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‘ E that is wilfully Absent from his Benefice

for one Month together, or two Months " in the whole Year, tho at different Times,

forfeits Ten Pounds, the one half to the Crown, (the other to him that will sue for it. Stat. 6 21 Hen. VIII. C. 13.

But Chaplains to the King, or other Great Persons, mention'd Chap. X. are excufed from Residence, whilst they attend those who re"tain them, by Stat. 21 Hen. VIII. and by Stat. 625 Hen.Vill. all the Twelve Judges, and the

Atorney and Solicitor-General, may qualify

one Chaplain, and excufe him from Residence, 6 and by 33 Hen.VIII. c. 28.the Chancellor of the • Dutchy of Lancaster, and Groom of the Stole, have the same Privilege. But none of the Per. fons mention'd in thefe two last Acts can qua. lify a Chaplain to hold a Plurality.

And he who being qualify'd by 21 H.VIII. to hold two Benefices, refides upon one of them, is held excus'd from what is an Impossibility; that is, to reside upon the other, if not by the Words of the Act, yet by equitable Construction, Watf. cap. 37. p. 284. Calso he that has a Dignity, and Benefice, by residing upon ones. is excus'd from Residence on the other, by the Words of the Statute; but then a Gospeller, or

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Vicar-Choral, is not reputed to be free from the Penalties of the Statute, if he reside in the Cathedral, and be absent from the Parish_Church. Watf. Ibid. 284.

He that is, without Fraud, under Confinement for Debt, or removes for his Health, by the Ad. vice of his Phyficians, has been adjudged free from the Penalties of this A&. Godol. c. 28.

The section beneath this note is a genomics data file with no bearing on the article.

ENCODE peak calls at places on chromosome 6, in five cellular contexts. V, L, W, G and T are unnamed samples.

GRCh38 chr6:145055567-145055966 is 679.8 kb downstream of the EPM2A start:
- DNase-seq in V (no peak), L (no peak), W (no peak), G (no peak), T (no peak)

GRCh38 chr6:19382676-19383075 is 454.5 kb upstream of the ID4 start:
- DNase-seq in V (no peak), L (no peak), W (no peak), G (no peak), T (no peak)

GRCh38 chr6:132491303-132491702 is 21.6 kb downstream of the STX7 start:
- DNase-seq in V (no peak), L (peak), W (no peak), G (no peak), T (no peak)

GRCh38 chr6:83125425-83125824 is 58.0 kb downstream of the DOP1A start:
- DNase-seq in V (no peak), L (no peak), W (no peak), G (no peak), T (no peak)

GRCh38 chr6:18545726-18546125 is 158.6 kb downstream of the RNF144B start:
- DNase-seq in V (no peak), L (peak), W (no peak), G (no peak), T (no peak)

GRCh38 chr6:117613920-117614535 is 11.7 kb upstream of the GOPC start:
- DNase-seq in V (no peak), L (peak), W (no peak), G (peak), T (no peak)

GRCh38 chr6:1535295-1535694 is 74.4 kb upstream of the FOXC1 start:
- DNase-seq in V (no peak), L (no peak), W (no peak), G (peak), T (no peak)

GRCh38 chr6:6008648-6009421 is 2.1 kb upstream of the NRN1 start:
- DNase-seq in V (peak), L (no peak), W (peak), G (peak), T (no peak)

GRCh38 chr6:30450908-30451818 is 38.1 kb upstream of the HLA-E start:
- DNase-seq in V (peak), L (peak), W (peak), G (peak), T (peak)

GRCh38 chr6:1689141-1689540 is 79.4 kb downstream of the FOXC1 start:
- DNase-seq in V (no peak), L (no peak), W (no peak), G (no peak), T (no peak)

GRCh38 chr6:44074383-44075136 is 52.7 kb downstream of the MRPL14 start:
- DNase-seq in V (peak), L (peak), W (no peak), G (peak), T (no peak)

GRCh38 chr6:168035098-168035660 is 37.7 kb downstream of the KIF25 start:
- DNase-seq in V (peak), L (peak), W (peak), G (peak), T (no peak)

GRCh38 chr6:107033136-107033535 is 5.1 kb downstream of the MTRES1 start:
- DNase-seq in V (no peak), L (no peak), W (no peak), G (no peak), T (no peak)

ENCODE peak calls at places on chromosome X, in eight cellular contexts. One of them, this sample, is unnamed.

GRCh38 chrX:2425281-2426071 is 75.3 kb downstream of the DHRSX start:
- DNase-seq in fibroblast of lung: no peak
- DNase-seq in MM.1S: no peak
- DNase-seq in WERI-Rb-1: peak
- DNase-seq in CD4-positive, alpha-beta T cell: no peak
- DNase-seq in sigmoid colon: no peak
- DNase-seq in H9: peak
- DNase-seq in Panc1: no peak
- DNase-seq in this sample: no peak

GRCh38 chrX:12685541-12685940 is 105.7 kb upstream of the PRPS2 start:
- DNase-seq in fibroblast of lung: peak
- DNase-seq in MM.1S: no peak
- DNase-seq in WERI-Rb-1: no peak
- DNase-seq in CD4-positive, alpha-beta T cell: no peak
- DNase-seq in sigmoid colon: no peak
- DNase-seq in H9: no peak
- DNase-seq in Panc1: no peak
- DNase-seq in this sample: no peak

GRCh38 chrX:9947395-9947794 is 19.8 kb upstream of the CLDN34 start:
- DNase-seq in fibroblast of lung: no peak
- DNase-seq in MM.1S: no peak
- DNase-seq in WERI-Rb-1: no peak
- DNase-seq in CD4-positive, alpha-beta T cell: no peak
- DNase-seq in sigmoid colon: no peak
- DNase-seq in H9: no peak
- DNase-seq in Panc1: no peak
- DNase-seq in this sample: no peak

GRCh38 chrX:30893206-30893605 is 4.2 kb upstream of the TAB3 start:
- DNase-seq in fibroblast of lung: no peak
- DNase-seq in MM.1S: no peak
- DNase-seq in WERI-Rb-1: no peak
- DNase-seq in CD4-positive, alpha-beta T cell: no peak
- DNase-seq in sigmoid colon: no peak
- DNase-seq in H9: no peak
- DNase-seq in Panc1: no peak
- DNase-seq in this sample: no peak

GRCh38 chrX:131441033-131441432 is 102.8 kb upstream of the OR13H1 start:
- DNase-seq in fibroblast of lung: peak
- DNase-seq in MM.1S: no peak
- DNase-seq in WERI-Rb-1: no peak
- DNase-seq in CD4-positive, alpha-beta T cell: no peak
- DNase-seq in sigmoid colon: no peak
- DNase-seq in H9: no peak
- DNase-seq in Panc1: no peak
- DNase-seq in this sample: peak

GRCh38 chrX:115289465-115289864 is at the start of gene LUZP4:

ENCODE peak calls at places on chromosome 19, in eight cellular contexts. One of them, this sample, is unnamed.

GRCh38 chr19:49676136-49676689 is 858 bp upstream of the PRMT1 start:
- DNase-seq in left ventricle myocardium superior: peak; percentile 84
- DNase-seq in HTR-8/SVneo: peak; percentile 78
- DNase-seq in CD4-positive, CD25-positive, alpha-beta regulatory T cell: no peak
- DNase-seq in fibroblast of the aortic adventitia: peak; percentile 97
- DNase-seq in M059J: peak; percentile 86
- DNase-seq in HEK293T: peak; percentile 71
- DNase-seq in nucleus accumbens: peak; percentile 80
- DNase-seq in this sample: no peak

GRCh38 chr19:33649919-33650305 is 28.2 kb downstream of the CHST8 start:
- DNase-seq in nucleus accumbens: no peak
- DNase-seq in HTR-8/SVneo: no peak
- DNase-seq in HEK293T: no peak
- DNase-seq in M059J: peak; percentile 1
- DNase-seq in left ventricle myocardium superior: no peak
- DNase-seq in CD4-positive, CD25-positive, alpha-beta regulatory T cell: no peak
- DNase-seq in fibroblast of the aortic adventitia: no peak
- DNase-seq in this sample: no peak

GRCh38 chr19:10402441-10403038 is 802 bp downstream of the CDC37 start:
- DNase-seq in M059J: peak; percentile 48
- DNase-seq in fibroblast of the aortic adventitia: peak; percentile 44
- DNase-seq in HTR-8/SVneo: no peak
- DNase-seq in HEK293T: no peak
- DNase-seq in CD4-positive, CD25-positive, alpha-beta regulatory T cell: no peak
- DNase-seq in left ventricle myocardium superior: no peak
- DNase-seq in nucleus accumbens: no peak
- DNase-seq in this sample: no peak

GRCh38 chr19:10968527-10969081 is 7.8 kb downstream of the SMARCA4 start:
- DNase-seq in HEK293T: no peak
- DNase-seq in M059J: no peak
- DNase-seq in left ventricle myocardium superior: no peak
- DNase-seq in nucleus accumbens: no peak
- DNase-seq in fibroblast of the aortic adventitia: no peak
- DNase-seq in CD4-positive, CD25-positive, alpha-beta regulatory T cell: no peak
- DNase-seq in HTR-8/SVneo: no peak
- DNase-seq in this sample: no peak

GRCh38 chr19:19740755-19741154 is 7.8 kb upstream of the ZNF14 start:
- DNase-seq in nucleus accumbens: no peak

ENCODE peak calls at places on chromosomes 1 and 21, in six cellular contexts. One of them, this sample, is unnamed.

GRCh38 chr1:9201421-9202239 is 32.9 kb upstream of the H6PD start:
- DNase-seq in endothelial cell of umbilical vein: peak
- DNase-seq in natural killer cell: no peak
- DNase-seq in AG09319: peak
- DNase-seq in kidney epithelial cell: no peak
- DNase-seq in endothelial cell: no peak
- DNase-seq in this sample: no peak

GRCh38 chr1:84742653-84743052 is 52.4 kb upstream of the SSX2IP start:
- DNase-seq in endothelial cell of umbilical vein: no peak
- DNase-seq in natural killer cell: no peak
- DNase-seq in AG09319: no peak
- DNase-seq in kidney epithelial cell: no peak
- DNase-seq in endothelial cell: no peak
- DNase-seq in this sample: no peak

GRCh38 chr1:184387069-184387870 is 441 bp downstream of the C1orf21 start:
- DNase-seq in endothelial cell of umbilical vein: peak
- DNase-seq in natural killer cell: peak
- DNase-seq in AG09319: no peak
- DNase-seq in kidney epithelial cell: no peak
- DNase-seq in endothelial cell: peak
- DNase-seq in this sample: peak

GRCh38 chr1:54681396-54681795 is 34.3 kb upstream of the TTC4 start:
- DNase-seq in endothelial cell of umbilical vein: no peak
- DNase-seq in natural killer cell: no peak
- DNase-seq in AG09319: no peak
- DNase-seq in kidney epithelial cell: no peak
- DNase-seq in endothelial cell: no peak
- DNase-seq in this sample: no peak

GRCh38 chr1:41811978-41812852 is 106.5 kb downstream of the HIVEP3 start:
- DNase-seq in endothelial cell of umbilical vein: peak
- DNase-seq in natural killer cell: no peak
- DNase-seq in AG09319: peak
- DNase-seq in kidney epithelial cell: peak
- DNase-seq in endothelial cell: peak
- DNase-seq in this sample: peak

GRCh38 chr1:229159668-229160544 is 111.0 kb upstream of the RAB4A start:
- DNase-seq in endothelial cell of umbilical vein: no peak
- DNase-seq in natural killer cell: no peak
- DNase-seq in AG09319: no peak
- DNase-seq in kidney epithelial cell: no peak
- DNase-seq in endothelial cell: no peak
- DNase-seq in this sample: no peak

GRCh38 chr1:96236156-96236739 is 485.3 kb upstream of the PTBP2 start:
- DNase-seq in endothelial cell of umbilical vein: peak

St. 9.

He that is employd in the King's Service, 69 Edw. II. or is under an Injunction from the Lord Chancellor to attend a Suit, 21 H. VIII. is not punishable for Non-residence.

Heads, and Professors in the University, and • Clergy men under forty Years of age, residing

there, and hearing the Lectures, and doing • Exercise in Person, are exempt from the Pe. nalties of 21 Hen. VIII. See 28 Hen. VIII.

It has been adjudged, that Residence upon a Prebend, faves a Man from Residence on his Cures, if he has any. Watf. c. 37. p. 284.

Yet he who has two Benefices, and resides for the most part upon one, is obliged by the Words of his Dispensation to resiche fixty Days in the Year on that Benefice, from which be is absent for the most part, and preach Thirteen Sermons, &c. which is what the Canon-Law requires of him, says Watf. Ibid. 285.

• He that is absent from his Benefice with Cure, above eighty Days in the Year, vacates any Leafe, or other Bond, or Covenant made, whereby be lets out bis Benefice, or any part of it, and forfeits a Years Profit of bis Benefice; and therefore the Bishop is, in this case, bound to sequefter the Living, and distribute the Profits among the Poor of the Parish; if not, tbe Perishioners may vithbold their Tyibes, 13 Eliz. 20. 18 Eliz. II.


But it has been adjudg’d, that he who upon all Occasions resorts to his Parish, and serves the Cure thereof duly, tho he does not dwell in the fame Parish, faves himself from the Penalties of these last Acts of Eliz. Watf. c. 43. P. 360.

But nothing is sufficient Residence by the :21 Hen. VIII. but dwelling in the Parfonage or Vicarage-House; if there be no House, then he is thought excused from such Residence. Godol. c. 28. Sect. 9.

Whether the Non-Refidence by the Statute of Eliz. be to be computed all at one time, or at several times in the fame Year, have been variously judged. See Watf.c. 43. p. 360.